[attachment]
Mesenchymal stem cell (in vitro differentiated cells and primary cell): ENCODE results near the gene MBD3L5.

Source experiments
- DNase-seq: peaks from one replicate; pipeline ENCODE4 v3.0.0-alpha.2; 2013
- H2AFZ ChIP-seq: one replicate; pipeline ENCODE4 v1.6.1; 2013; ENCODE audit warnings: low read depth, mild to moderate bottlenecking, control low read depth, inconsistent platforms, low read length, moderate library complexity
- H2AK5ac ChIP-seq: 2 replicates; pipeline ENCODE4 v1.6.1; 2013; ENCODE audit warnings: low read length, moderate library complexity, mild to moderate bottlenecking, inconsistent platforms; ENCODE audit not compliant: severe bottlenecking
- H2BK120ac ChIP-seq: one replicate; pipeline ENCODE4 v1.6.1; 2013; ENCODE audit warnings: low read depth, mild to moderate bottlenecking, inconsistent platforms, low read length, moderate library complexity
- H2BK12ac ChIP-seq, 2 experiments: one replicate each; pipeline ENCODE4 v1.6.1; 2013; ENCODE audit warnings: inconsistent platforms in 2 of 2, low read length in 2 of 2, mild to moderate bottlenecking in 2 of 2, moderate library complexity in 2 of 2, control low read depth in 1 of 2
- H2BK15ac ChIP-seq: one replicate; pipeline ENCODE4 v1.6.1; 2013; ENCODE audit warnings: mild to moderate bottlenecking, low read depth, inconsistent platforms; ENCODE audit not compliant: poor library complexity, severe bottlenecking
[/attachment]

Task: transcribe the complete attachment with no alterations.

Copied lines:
Mesenchymal stem cell (in vitro differentiated cells and primary cell): ENCODE results near the gene MBD3L5.

Source experiments
- DNase-seq: peaks from one replicate; pipeline ENCODE4 v3.0.0-alpha.2; 2013
- H2AFZ ChIP-seq: one replicate; pipeline ENCODE4 v1.6.1; 2013; ENCODE audit warnings: low read depth, mild to moderate bottlenecking, control low read depth, inconsistent platforms, low read length, moderate library complexity
- H2AK5ac ChIP-seq: 2 replicates; pipeline ENCODE4 v1.6.1; 2013; ENCODE audit warnings: low read length, moderate library complexity, mild to moderate bottlenecking, inconsistent platforms; ENCODE audit not compliant: severe bottlenecking
- H2BK120ac ChIP-seq: one replicate; pipeline ENCODE4 v1.6.1; 2013; ENCODE audit warnings: low read depth, mild to moderate bottlenecking, inconsistent platforms, low read length, moderate library complexity
- H2BK12ac ChIP-seq, 2 experiments: one replicate each; pipeline ENCODE4 v1.6.1; 2013; ENCODE audit warnings: inconsistent platforms in 2 of 2, low read length in 2 of 2, mild to moderate bottlenecking in 2 of 2, moderate library complexity in 2 of 2, control low read depth in 1 of 2
- H2BK15ac ChIP-seq: one replicate; pipeline ENCODE4 v1.6.1; 2013; ENCODE audit warnings: mild to moderate bottlenecking, low read depth, inconsistent platforms; ENCODE audit not compliant: poor library complexity, severe bottlenecking